Style Your App with Themes
Learn how to use themes to style your apps and switch styling based on whether the underlying OS is set to dark mode.
Themes are used to share color, font and design styles in your apps. By default, Flutter provides us with a default theme when we use the MaterialApp. This theme has the light and dark version. Currently, it is set to the light theme. It has a primary color of blue as seen in the AppBar, BottomNavigation bar and the FloatingActionButton.
To see the dark version update the
MaterialApp to the following:
... theme: ThemeData.light(), darkTheme: ThemeData.dark(), themeMode: ThemeMode.dark, ...
And our app updates to the default dark theme provided by Flutter. Let’s talk about the settings we just added. In here, we set the
darkTheme properties to use the default light and dark theme provided by the MaterialApp. The
ThemeData class defines colors and fonts and the overall styling of a MaterialApp or a widget and its descendants.
themeMode is set to
ThemeMode is an enum used to hold different theme modes. Here, we set it to use the dark mode by default. The default is
ThemeMode.system which sets the theme based on the user’s device settings. Dark mode setting is available in Android 10 and iOS 13 devices and up. Let me show you how our app adapts to this.
First, comment out the theme mode since the default mode takes the device settings. And then head over to your device settings. Select Display. And enable dark mode by selecting dark theme. For iOS devices, the dark mode settings is located in the “Display & Brightness” settings. Cool, now let’s head back to our app. And you can see, our app now uses its dartk theme.
ThemeMode value can be toggled and managed as a feauture in your app but that’s beyond the scope of this course. I’ll go ahead and switch off dark mode is the settings. Go ahead and do that too.
Now that we have our app back to its original form, let’s explore more features of a theme. To change the default light theme. Update your code to the following:
final lightTheme = ThemeData(); ... theme: lightTheme.copyWith( colorScheme: lightTheme.colorScheme.copyWith( primary: Colors.red, secondary: Colors.green, ), ), ...
Save your work. This sets the primary color to red and the secondary color to green. You can see the appbar takes the primary color and the FAB takes the secondary color. The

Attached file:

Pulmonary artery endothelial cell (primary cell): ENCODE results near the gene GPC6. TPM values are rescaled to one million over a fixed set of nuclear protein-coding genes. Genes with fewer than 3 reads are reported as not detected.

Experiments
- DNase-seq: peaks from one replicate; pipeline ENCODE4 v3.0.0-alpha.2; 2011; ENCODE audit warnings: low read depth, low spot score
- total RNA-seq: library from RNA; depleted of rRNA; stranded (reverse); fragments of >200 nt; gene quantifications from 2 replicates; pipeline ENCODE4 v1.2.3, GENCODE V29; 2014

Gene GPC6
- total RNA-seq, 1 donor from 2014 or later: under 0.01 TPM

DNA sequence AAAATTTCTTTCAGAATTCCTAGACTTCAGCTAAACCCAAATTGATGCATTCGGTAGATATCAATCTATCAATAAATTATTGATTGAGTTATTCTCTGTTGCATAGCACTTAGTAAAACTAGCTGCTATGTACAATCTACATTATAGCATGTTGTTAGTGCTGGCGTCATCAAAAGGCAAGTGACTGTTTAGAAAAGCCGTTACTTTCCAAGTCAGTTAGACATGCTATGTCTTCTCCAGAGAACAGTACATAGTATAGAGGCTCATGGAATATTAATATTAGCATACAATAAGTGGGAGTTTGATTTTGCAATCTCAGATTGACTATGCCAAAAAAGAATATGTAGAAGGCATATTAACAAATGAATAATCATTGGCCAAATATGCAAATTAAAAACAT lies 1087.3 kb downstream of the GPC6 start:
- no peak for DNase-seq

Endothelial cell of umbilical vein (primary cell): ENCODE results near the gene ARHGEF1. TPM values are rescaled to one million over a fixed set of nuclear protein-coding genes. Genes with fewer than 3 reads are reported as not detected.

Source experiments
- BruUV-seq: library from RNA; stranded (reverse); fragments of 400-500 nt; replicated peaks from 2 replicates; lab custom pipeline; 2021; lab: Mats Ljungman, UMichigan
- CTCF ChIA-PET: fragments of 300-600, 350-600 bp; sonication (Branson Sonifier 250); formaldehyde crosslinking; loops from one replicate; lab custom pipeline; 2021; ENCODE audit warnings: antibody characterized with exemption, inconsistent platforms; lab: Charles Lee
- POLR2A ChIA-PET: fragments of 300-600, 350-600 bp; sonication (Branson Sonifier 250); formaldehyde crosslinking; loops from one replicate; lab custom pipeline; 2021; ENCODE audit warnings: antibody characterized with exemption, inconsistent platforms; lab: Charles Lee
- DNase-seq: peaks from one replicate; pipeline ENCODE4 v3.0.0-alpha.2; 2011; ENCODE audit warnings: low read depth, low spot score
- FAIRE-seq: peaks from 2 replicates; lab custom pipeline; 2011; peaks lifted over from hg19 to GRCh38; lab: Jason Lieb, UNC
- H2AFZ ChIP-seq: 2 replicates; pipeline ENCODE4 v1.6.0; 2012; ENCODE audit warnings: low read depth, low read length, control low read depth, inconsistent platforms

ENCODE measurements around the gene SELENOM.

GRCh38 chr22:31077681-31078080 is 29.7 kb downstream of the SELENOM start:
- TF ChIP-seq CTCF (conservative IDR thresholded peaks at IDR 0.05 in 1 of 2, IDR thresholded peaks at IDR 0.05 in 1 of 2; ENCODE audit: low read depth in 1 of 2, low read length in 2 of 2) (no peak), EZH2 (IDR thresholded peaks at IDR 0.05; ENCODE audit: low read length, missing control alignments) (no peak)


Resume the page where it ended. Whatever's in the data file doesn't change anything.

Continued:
ThemeData class also give you access to create themes specific to widgets like the appbar, text, cards, FloatingActionButtons and others.
And if you noticed, we declared a lightTheme variable to hold the
ThemeData. We then used the
copyWIth method to extend it and update the settings we want to change. This could be useful when we dont want to override the entire theme. Instead, we want the theme to have its original styling while we just change the parts we want. We can also change general styling in the lightTheme variable we just created.
Let’s focus on the text for the lightTheme for now. You can always do the same for the darkTheme. We style the text with the
textTheme property. Add the following code inside the
textTheme: TextTheme( headline5: TextStyle(fontSize: 24), ),
This add font styling for all the headline5 text in our app. Note: the font size of the healdine5 text is 24 by default, i just added it here for demonstration purposes. To use this, go to the
article_card.dart file. Update the
ArticleCard’s title to use this theme.
Save your work.
And you can see the text still retains the font size, but now, it gets it from the theme. We use the
Theme.of() method to access the theme. This is a static member of the
Theme class that is used to get access to the closest
Theme above it in the widget tree. In this case, it would be the
ThemeData we just defined in the
MaterialApp. With this setup, we can update our
headline5 text to a different
fontSize and the update would reflect in our entire app.
You can adapt a text style without having to write a new style. For instance, you want a headline text to have a different color or fontSize. For this, you use the
copyWith method of the
TextStyle class. This let’s you extend the parent theme.
ArticleCard’s title text to the following:
style: Theme.of(context).textTheme.headline5.copyWith( fontStyle: FontStyle.italic, color: Colors.grey, ),
This copies the original headline5 styling and adds a different color and italicizes the text. We would be using more of the text theming in the next episode where we create the detail page. So you’ll get to appretiate its benefits. I’ll go ahead and comment this out.
Finally, let’s add a custom font for our app. We’ll be using the Lato font from Google. Open up the
pubspec.yaml file. Scroll to the end. I have added the fonts section and specified the font files as assets of our app. Go ahead and add it up if you haven’t. And over here, i specified the bold and italic font file and added the corresponding settings for both the weight and style. This is the actual path to where i stored the files in our project and you can see it inside the assets folder.
To use this add this font as the font family for the app. Head over to
main.dart and add the following line to theme variable:
Note, this is going to change the font family for just the lightTheme. Now, if we try to add a fontFamily to ThemeDat.dark() it complains that is doesnt have that property. To solve this, update your code to the following:
final darkTheme = ThemeData( brightness: Brightness.dark, ); ... darkTheme: darkTheme
Behind the scenes, what the ThemeData.dark() actually does is return a
ThemeData that sets the brightness to
And that’s what we did here. And now, we can set other properties of the
ThemeData since we have direct access to it.
Save your work. And do a hot restart. And there you go: Your app updates to use the Lato font.